Report of the National Advisory Commission on Civil Disorders (Kerner Commission Report)
The summer of 1967 again brought racial disorders to American cities, and with them shock, fear and bewilderment to the nation. The worst came during a two-week period in July, first in Newark and then in Detroit. Each set off a chain reaction in neighboring communities. On July 28, 1967, the President of the United States [Lyndon B. Johnson] established this Commission and directed us to answer three basic questions:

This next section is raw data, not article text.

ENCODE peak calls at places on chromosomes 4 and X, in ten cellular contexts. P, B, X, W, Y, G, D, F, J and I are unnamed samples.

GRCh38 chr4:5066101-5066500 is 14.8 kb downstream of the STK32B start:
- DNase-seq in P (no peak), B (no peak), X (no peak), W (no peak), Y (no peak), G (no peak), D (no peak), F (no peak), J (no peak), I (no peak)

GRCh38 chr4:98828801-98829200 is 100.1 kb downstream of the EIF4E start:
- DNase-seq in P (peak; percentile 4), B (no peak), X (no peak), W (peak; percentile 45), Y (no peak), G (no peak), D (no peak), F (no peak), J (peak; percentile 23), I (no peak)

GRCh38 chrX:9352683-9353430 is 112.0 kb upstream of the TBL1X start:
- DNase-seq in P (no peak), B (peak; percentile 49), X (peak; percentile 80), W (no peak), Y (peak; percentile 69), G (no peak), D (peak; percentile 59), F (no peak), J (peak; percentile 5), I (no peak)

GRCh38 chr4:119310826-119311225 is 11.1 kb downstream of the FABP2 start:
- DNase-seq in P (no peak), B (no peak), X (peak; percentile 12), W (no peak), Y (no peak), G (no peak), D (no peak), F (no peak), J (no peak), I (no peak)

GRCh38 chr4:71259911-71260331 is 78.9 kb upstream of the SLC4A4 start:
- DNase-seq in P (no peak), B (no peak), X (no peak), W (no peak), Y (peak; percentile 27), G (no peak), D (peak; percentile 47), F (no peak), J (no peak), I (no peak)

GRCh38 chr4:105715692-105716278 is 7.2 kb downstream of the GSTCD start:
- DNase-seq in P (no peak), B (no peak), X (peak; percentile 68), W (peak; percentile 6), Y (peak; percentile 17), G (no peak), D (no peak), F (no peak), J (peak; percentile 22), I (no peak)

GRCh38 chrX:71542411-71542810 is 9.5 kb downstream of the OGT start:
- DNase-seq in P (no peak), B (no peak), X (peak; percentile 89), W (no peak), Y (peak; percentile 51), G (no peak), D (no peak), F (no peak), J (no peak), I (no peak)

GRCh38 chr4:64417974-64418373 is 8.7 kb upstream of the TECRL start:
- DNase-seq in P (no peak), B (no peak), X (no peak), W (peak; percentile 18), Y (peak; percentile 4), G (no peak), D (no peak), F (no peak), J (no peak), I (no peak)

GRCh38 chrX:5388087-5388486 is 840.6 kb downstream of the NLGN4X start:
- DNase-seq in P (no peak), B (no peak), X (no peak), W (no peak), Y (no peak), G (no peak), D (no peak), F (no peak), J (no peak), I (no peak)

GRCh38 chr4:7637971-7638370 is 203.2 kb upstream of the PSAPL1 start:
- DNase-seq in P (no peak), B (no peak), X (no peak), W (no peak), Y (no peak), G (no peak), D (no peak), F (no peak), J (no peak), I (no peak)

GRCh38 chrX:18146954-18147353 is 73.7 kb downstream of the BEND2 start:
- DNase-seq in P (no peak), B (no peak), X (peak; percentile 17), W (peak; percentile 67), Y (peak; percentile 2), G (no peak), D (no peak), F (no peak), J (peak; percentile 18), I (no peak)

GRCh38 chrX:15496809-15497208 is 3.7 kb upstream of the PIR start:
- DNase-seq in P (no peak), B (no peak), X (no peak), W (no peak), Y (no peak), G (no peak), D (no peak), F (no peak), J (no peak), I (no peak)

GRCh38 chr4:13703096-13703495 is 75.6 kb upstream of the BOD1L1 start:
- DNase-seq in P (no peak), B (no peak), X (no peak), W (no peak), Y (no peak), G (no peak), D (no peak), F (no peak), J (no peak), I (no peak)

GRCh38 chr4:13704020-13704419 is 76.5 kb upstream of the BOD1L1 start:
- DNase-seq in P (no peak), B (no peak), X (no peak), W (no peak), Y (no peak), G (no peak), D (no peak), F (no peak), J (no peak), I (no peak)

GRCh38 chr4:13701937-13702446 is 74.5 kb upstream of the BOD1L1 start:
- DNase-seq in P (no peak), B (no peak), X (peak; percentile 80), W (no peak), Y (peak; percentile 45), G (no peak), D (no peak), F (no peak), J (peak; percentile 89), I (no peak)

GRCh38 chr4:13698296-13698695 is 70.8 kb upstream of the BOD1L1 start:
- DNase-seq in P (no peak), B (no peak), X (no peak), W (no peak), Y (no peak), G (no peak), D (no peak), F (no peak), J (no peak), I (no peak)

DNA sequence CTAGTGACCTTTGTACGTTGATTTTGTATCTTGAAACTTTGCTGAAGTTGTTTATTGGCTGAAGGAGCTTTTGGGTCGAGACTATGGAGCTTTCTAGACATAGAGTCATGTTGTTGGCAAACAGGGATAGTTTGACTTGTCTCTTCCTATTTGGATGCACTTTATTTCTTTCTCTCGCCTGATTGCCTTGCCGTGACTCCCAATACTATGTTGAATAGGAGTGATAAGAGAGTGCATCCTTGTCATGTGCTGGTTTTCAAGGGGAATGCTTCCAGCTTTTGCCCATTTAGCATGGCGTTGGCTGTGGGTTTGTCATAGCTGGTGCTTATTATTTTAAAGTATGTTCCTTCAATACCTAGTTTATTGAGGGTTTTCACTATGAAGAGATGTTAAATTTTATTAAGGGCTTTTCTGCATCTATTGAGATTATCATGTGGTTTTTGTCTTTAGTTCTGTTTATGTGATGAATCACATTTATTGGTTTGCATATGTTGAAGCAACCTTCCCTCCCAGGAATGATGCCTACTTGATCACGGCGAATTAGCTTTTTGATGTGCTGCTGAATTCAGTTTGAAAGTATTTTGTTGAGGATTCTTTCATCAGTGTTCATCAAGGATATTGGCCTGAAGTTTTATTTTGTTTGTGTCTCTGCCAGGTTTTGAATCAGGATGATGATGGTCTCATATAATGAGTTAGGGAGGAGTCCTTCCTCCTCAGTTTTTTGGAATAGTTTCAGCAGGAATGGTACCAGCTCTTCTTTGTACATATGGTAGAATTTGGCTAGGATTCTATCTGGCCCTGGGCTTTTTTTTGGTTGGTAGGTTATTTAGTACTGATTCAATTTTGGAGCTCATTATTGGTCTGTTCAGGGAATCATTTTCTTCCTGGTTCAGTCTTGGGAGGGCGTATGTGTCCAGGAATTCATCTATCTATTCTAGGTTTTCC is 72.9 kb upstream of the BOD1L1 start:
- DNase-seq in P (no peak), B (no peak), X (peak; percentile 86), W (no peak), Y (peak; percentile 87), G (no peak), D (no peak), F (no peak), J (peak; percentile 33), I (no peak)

Why did it happen?
What can be done to prevent it from happening again?
This is our basic conclusion: Our nation is moving toward two societies, one black, one white--separate and unequal. This deepening racial division is not inevitable. The movement apart can be reversed. Choice is still possible. Our principal task is to define that choice and to press for a national resolution. - Summary from the Introduction
Genre(s): Social Science (Culture & Anthropology), Modern (20th C)